AARON MATÉ: So, when you say there that more could have been done to prevent these deaths, even after President Trump spoke. What are you referring to? Are you referring to the health facilities or particular?
OMAYA SOSA: There was no plan from our government and our health department to really get to know what was happening on the ground in the health care facilities, and when I say health care facilities, I refer to all the levels in health care, hospitals, elderly homes, maybe smaller doctors and specialists, offices and so forth. It was a disaster, it was a complete disaster, and all the patients that needed lifesaving services, or that were even stable but needed some kind of support- like for example, people that depend on oxygen, or people that need dialysis, those persons were really left stranded with no support system. And many of those people died.
The government could have put in a response plan, an emergency response plan in terms of public health to first know what was going on, and then tried to canalize these patients to where the best facilities were, or support certain facilities. But there was no organization of any kind. There was no information for patients to know where there were hospitals that were actually working. It was a complete mess.
AARON MATÉ: Sorry to interrupt, but you mentioned oxygen. If I have it right from your reporting, the lack of available oxygen is due, in large part, to the fact that delivery of oxygen is privatized. Do I have that right?
OMAYA SOSA: Yes, it’s privatized, and many roads were- you could not drive through them after the hurricane aftermath. The electricity was down everywhere, basically, so these companies were not working. There are not many of them, and they were not working. So, the whole system of delivery of oxygen and supplies and medicines- it wasn’t only oxygen, it was- all kinds of supplies was stopped. And there was no effective way for facilities to get these life-supporting services; medication, insulin for diabetics, for example. And the government didn’t do much to try and fix this.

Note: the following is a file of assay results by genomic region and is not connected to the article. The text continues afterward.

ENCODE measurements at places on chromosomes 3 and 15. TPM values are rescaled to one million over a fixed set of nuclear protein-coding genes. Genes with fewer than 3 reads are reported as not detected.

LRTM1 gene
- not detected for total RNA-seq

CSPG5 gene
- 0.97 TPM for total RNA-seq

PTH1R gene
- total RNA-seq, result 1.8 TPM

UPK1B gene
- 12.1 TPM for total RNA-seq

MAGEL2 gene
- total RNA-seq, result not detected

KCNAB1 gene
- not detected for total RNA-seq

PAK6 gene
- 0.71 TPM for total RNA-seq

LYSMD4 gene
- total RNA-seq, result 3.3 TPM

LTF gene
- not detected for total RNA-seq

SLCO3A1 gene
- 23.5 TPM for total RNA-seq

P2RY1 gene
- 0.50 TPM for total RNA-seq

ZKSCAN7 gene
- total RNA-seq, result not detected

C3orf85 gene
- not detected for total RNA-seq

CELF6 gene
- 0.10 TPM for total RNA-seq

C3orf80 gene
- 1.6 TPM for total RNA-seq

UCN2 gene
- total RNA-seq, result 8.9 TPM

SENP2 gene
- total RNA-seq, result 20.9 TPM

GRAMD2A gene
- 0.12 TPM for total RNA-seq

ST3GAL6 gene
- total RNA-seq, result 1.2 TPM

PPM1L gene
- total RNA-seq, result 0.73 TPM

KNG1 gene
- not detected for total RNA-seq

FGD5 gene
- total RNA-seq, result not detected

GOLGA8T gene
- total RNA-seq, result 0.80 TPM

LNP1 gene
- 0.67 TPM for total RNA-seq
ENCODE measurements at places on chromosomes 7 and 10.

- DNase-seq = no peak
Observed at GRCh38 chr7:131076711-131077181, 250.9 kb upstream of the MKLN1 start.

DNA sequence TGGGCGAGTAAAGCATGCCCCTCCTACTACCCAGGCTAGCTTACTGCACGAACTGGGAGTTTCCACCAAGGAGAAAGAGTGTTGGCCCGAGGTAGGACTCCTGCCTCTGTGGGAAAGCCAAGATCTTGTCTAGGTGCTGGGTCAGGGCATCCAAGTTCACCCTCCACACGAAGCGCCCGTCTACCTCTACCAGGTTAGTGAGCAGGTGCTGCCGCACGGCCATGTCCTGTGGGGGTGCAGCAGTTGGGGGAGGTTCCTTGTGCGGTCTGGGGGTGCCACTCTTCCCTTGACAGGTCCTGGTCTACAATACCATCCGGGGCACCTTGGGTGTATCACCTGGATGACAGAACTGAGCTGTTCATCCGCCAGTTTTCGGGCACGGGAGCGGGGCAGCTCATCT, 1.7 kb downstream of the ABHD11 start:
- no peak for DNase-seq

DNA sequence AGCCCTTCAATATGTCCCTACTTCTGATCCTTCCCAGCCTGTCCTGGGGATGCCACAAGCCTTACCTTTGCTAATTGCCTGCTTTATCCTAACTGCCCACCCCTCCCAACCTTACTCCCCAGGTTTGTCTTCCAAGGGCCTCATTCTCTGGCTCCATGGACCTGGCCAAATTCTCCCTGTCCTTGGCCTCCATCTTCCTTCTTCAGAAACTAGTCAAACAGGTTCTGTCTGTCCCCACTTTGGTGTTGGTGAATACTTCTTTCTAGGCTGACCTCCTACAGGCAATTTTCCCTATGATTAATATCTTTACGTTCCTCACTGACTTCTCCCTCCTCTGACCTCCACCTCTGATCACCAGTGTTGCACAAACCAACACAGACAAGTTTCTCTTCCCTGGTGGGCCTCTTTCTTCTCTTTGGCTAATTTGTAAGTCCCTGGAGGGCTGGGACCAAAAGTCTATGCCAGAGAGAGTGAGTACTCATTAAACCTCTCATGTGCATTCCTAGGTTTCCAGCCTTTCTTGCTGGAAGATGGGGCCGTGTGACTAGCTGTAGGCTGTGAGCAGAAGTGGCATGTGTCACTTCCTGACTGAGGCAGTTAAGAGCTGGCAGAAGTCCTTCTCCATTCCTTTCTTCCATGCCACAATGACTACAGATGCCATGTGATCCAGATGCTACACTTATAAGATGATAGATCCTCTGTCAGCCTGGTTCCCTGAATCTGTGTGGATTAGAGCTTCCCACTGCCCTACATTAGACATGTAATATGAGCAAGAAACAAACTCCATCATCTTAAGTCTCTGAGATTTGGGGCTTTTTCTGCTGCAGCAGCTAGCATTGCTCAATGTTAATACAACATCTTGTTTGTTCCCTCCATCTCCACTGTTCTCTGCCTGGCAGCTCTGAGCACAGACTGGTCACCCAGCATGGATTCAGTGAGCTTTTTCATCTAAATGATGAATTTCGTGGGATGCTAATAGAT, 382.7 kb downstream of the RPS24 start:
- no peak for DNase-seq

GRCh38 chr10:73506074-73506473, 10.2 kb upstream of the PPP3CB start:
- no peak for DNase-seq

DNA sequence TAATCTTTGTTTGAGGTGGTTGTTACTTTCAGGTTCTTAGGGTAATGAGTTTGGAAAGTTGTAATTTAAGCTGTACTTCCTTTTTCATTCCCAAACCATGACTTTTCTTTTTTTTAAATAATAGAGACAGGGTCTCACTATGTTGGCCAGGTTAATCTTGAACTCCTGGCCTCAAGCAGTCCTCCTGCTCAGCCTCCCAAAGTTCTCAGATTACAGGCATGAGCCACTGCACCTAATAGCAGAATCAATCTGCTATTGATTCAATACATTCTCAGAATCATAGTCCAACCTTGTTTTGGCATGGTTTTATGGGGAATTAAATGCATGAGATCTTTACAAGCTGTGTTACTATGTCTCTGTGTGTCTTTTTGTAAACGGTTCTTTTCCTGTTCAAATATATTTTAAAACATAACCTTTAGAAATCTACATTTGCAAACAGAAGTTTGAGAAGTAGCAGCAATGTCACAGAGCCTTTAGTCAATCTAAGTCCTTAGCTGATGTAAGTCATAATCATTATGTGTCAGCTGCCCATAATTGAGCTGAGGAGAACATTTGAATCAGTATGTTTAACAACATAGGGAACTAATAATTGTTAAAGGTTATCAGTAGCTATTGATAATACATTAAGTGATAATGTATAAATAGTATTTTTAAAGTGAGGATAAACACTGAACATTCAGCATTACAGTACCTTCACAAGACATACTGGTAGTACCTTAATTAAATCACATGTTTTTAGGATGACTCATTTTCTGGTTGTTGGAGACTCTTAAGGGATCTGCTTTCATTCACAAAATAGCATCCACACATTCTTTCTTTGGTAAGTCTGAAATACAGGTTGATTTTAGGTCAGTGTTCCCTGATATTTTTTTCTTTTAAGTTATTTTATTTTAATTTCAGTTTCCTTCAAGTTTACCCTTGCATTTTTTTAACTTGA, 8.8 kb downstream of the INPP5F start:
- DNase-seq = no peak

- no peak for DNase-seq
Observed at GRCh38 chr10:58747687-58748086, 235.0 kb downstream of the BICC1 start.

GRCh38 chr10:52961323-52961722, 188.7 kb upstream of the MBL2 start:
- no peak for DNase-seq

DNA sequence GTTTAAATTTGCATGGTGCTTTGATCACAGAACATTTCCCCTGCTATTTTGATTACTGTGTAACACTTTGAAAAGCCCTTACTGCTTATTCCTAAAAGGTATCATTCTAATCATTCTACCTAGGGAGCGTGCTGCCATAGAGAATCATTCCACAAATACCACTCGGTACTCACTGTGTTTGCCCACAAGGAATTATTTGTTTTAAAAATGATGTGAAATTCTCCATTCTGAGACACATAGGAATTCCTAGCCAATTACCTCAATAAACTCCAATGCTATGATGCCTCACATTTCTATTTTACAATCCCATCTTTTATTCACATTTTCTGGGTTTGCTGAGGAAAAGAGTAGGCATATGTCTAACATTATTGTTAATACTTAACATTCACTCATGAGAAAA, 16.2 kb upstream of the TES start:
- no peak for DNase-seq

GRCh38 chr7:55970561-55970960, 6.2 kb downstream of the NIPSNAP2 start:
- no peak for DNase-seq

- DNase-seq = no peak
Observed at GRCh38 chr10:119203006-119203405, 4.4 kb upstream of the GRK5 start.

AARON MATÉ: What do you think accounts for the vast discrepancy between the official death toll- we heard President Trump, back in October, say it was sixteen, and later on, the government of Puerto Rico increased that to just sixty-four. But now the study says it’s over 4,600. What accounts for the discrepancy?
OMAYA SOSA: I think there was a total lack of interest from our Puerto Rican government and from the federal government to really try and get to know what was going on. The resources were not assigned. From week number one, they already knew that people were dying at hospitals. I did a couple of interviews with the health secretary, our health secretary. Months after, I did an interview with the governor himself, and I told him we were seeing all these data, and what was going on. And there was no interest in really assigning researchers to know what was going on, on the ground. And that’s what- maybe they thought it would reflect badly on the image of how the response was coming along. I don’t know, you know, they never said.
AARON MATÉ: All right. We’ll pause there and come back in part two. My guest is Omaya Sosa, co-founder of Puerto Rico’s Center for Investigative Journalism.